Rapid globalization and economic conditions will continue to produce increasing uncertainties and risks, as well as new opportunities that will impact all phases of urbanization—often with unanticipated consequences. As a result, uncertainty must be a critical component of planning and policymaking. Economic uncertainty must be taken into consideration when new and innovative projects are developed to ensure that they are “successful” in local and global terms, and better equipped to withstand fluctuations in local and global economies.
-- From Urban Policy in an Uncertain Economy by the East-West Center
The Half Urban World for Doomies
(Roughly rounded terms, ahead. Original numbers gleaned from UN, IMF and World Bank sources ...)
- About 10,000 years back, agricultural civilizations
first arose. From that time through the 1700s, it took from 95 to 98 persons
actively engaged in farming to support 100 people; themselves and 2 to 5
non-farmers. Today - leveraged via modern, industrial
technologies heavily reliant on fossil fuels - 2 to 5 farmers support 100 people when averaged worldwide.
- In recent decades, lean production and inventory philosophy (Just In Time or JIT production and supply) has become widespread. This means inventories of supplies on hand are kept to a minimum. In the case of urban centers in the U.S., food vendors and local warehouses are stocked on average to supply only two to three days of normal demand.
- A few years back, we passed the Half-Urban World mark. This means that more than half of us now live in urban concentrations of 2000 or more people. Current world population about 7,500,000,000 souls.
Each development, in itself seems just another historical milestone on our road to the stars. Each a symbol of progress marking our advance as a species.
Taken together, they comprise an unprecedented recipe for disaster.
What we see is a situation in which an otherwise short-lived cessation of urban supply is going to have drastic consequences for urban populations who, in their desperation, will damage critical infrastructure beyond hope of recovery.
Supply chain failure essentially stops most food production in its tracks. Without steady inputs of seedstocks, fertilizers, feed, fuels, parts and manpower, production and distribution grind to a halt, with a horizon of the next planting/harvest cycle. Irrigated areas would soon lose water, as would many reliant on pumped ground and aquifer waters. No markets or transport, no point in harvest even where possible. Livestock would be put down as feed on hand is exhausted, saving only what can be pasture fed.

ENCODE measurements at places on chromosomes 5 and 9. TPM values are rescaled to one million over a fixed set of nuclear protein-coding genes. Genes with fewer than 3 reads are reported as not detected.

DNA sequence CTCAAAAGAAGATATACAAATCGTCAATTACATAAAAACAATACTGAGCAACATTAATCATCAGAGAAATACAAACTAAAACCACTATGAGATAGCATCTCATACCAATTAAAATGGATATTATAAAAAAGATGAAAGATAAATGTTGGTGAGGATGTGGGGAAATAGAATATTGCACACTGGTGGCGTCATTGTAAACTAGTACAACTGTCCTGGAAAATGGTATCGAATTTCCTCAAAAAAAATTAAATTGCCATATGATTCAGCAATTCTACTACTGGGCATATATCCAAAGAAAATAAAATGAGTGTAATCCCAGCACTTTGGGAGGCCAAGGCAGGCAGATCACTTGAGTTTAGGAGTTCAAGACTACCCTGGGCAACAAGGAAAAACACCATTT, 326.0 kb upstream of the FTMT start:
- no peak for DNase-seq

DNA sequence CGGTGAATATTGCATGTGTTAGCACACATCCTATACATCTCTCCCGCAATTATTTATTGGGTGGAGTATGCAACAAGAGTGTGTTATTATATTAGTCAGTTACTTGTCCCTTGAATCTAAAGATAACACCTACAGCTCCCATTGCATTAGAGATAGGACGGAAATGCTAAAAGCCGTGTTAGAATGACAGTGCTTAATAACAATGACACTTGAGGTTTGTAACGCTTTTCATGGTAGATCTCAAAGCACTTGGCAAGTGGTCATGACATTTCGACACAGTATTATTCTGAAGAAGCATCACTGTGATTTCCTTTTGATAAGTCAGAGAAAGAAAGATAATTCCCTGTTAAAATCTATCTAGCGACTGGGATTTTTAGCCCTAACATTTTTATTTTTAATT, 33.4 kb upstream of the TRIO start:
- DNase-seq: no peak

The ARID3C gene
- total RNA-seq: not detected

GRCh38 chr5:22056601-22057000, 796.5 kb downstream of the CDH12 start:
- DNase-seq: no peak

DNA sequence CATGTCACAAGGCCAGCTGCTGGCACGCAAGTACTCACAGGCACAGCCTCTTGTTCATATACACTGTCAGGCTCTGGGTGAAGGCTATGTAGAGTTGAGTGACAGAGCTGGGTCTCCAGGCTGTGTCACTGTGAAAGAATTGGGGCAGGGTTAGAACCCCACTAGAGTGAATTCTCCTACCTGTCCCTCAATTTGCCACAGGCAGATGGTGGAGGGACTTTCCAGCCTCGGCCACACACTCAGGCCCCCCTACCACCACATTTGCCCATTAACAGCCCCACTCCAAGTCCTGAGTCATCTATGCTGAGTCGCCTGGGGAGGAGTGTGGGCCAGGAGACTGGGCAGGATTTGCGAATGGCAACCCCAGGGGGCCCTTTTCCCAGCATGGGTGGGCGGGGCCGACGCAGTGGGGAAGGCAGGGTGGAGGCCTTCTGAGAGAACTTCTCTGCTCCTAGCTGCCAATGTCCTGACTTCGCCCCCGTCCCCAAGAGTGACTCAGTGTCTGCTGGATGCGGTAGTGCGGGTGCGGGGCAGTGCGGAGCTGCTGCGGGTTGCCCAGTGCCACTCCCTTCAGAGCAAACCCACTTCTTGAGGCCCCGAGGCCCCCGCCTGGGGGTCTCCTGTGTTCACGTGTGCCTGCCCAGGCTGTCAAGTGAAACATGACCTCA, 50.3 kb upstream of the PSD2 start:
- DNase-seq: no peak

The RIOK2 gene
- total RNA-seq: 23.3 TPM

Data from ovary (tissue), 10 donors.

The hundred fed by each one or two farmers would go hungry, even if some emergency transport were arranged.
What follows is my best guess as to how this might play out on a near global scale. There will be many variations, especially among towns set in low density, rural areas. Size and local food production industries may follow a different course. Third world urban areas may have better local supply, but tend to be high density.
Stage One: Urban Implosion
This plays out much as collapse fiction portrays it. Panic, food riots, collapse of utilities and services, overwhelmed police and emergency services, emergence of gangs controlling resources and black market trade.
What is often overlooked, I believe is damage to urban infrastructures, including many which are vital to service extra-urban regions. Rioting, fire and looting can easily damage power and water stations and conduits, telecommunications, fuel storage, computer networks, railway and general equipment. Experienced, irreplaceable personnel will not be able to commute, abandon their stations to protect their families, and/or be lost to violence.
In fairly short order, without resupply, resources on hand will be exhausted or hoarded out of reach of many to most.
Stage Two: Urban Explosion
Individuals and small groups must at some point decide to abandon the city in search of food. Water and shelter will be of constant concern.
Likely, roads will be beset by 'highwaymen', exacting a toll of refugees.
Surrounding suburban areas, where present, will have their own pitfalls and dynamics, both for residents and for the refugees flowing out of the cities. Food here will likely have been exhausted or corralled as well. Their mere extant along with attrition from violence will cut into refugee numbers. Never the less, I expect many (hundreds to millions, depending on initial population) will reach the rural surrounds.
Stage Three: 'Locust' Behaviors Threaten Rural Populations
By this time, people will be desperate and ravenous. Every animal, grain, food or material deemed edible will be consumed. Every rumor that can be pursued will be, as mobs large and small pour through the countryside.
In particular, gardens will be uprooted and seedstock consumed.
At some point, cannibalism becomes inevitable.
EROEI Energy Return On Energy Invested), I believe, will play a large role in this phase. Pillaging individuals and groups must achieve a net return, or they starve out. Dense or concentrated resources may support larger groups organized as bandits or raiders, but these will deplete quickly. Low density or well hidden resources will not, and any bandits straying into these areas will burn out.
It is an open question as to whether ex-urban mobs will topple rural societies, which will have problems of their own when supply fails. Clearly, initial urban numbers will be well down. Rural populations will diminish, but likely not to the proportional degree as urbogenic ones. They will also have intimate local knowledge on their side. It may be that some can hold out and retain social cohesion.